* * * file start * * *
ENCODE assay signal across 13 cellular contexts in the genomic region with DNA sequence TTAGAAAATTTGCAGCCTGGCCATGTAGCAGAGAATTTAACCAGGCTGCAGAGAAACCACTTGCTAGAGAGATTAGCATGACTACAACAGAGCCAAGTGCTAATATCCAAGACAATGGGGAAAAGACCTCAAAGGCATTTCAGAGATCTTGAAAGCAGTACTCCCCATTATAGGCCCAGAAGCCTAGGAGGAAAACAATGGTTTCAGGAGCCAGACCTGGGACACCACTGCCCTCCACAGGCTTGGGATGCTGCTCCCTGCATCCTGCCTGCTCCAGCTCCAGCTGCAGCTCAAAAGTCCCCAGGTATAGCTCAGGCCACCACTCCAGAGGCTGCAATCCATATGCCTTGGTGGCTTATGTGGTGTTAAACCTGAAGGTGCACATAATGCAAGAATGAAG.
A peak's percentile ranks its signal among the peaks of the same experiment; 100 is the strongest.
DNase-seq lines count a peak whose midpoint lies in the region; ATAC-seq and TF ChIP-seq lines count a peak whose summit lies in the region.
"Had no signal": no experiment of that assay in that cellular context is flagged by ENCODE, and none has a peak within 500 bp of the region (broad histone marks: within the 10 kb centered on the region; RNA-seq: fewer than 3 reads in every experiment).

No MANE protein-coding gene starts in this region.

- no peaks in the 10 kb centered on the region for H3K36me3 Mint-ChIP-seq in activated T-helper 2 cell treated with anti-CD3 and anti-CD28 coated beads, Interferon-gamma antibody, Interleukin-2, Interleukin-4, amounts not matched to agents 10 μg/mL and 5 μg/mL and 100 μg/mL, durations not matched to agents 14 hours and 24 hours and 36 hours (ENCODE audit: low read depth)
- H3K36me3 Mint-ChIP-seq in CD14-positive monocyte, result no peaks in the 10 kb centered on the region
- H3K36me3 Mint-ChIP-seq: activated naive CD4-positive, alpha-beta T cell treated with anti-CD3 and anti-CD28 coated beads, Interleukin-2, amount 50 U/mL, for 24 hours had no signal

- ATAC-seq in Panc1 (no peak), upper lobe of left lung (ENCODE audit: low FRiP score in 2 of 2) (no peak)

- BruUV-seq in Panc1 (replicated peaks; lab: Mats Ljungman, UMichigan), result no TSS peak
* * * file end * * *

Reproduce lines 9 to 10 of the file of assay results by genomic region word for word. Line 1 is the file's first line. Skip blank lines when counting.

- ATAC-seq in Panc1 (no peak), upper lobe of left lung (ENCODE audit: low FRiP score in 2 of 2) (no peak)

- BruUV-seq in Panc1 (replicated peaks; lab: Mats Ljungman, UMichigan), result no TSS peak